This experience is such a vivid memory in my mind – not just because it was the moment my daughter took her first steps, but because it taught me some important lessons in how we handle our own fears as adults committed in a marital relationship:
Impatience highlights your own insecurities
Despite my impatience, Inaya was only going to walk when she was ready. My impatience didn’t speed up her process, but instead it showed me areas that I needed to spend time with personally to prevent me projecting my insecurities onto my child in future. We all do it, and often without even thinking. But what if there was no way of you measuring your child up to anything other than your own parental instinct? You would probably be more likely to be content with the fact that they are thriving, happy and healthy, whatever that looks like. When we add in a measuring stick, anxieties will soon follow as to whether our child is “on track”. That’s not to say that it’s not important to look after your child and check that they are meeting their milestones, especially as babies, but what I am saying is that when milestones become a point of obsession or even negatively impacts your treatment of your child then you have a problem.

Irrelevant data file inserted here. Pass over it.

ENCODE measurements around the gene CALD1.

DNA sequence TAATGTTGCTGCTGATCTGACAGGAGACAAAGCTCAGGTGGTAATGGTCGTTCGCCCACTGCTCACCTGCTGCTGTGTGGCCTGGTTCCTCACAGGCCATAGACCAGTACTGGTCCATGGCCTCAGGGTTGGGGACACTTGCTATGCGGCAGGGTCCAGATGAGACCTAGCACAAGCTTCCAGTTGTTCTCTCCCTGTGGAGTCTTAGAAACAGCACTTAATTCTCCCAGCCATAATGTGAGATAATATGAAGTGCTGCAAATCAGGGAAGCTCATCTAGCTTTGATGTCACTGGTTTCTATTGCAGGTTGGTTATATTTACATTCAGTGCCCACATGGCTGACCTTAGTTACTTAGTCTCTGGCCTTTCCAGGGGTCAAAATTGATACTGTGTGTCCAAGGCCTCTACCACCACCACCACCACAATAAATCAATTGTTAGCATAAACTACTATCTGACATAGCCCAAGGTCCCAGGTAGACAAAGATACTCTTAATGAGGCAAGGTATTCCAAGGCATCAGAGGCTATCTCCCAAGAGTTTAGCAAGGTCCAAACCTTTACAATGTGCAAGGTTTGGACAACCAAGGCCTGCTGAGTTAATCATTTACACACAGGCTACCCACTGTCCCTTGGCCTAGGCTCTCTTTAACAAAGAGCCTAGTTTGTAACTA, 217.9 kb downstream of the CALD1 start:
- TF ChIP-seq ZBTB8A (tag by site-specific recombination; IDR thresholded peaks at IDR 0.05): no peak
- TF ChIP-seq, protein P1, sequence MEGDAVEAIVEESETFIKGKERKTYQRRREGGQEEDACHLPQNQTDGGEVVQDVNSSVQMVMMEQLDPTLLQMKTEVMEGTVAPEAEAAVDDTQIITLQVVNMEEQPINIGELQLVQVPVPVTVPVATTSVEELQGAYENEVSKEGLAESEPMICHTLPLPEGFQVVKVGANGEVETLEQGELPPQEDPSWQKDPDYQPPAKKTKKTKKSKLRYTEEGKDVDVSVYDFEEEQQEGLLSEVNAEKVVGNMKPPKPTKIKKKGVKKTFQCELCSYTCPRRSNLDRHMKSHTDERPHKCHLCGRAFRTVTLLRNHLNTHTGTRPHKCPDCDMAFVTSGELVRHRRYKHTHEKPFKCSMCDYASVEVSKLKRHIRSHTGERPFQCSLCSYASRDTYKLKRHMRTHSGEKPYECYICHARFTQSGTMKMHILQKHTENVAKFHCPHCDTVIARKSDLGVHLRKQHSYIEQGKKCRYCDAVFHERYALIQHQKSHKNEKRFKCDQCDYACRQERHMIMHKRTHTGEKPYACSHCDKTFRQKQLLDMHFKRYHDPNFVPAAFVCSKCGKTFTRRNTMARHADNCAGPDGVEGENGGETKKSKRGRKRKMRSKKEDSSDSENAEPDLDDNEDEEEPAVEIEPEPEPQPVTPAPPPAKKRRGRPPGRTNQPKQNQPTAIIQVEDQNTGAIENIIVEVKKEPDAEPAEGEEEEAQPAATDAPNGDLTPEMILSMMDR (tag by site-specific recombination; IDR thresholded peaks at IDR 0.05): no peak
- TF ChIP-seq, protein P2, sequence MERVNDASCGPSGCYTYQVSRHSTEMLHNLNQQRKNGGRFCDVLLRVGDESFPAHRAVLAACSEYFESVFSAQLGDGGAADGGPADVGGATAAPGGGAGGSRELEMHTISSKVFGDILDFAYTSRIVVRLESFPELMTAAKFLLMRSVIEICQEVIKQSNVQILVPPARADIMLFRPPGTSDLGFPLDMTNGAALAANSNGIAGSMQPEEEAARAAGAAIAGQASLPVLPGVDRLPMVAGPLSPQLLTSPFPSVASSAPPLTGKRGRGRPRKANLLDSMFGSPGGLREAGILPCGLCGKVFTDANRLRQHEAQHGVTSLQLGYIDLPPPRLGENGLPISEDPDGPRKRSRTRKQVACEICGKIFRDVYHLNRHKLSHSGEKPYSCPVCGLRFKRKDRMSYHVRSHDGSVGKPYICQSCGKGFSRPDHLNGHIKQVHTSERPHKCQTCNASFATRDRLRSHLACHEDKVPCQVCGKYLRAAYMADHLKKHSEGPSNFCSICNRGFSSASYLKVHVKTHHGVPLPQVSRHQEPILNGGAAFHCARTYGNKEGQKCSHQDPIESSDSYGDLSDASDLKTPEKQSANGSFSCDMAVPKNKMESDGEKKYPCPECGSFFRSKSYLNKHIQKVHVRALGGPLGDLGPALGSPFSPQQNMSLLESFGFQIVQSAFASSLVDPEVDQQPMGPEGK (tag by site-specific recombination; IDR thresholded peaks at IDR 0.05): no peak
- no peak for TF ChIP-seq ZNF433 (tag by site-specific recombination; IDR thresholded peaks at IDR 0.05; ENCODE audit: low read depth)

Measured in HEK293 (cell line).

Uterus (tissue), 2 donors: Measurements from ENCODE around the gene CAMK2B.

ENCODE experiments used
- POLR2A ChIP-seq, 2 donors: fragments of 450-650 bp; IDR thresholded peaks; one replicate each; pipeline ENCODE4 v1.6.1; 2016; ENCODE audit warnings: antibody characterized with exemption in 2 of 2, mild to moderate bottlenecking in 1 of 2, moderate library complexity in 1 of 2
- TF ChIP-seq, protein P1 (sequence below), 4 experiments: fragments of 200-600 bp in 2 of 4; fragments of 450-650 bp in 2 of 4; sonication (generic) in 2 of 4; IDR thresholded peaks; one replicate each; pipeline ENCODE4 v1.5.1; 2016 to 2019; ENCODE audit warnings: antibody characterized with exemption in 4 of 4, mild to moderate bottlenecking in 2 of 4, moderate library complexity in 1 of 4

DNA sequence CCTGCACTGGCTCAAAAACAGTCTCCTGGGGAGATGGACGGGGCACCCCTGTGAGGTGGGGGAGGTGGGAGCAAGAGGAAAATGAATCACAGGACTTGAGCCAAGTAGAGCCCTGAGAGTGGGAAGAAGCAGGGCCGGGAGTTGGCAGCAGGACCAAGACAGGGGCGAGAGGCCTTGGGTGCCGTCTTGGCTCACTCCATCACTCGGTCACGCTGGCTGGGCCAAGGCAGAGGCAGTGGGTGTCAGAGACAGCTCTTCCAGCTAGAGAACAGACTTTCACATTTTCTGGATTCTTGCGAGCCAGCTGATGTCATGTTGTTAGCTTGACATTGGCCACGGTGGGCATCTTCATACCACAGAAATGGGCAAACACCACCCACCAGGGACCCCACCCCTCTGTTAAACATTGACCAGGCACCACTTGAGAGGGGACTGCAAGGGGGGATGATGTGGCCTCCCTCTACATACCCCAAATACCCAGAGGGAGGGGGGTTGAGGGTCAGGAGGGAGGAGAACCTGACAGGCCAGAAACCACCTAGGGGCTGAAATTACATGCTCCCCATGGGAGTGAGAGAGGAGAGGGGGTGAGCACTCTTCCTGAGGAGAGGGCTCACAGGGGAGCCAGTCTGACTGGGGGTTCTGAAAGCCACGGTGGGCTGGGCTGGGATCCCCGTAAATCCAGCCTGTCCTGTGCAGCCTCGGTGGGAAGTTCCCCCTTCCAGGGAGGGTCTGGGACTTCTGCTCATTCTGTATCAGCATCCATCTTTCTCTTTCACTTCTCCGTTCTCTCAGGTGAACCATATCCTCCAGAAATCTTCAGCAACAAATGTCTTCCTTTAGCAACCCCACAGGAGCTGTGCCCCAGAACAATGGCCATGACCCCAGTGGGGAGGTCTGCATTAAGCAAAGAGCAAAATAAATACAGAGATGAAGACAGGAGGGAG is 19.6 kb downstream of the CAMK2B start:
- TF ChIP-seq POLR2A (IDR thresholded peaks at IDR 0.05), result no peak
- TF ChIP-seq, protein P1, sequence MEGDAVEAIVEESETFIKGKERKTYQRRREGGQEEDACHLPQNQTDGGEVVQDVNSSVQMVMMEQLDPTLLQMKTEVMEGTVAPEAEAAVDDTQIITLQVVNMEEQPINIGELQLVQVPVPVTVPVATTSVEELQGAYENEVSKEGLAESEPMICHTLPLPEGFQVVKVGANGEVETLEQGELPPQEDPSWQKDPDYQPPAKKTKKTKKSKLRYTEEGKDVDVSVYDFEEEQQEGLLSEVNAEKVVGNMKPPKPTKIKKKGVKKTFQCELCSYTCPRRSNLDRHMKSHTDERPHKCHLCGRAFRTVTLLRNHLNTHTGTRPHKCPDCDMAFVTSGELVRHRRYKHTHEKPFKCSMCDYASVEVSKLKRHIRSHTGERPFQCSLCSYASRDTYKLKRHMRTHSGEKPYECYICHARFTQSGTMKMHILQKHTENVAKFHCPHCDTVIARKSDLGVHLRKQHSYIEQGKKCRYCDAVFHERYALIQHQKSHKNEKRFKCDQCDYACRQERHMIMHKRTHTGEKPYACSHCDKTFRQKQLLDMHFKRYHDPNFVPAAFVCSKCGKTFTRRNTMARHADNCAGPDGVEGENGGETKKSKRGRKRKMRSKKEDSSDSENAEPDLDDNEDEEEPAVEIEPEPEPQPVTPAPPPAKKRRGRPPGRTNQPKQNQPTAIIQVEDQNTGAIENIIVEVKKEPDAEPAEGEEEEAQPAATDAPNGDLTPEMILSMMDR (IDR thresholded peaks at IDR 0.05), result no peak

Fear is not limited to physically falling
There are many who will say that they have a fear of heights because they are afraid of falling, but the fear of falling isn’t exclusive to a physical fall. In marriage, we may be afraid of “falling out of love” with our spouse, or we might have a fear of falling into addictive habits. We could have a fear of falling off of our career ladder, or maybe we are afraid of falling apart if we stop long enough to actually ask ourselves how we feel in our marriage right now. To fall is to fail… or so we think.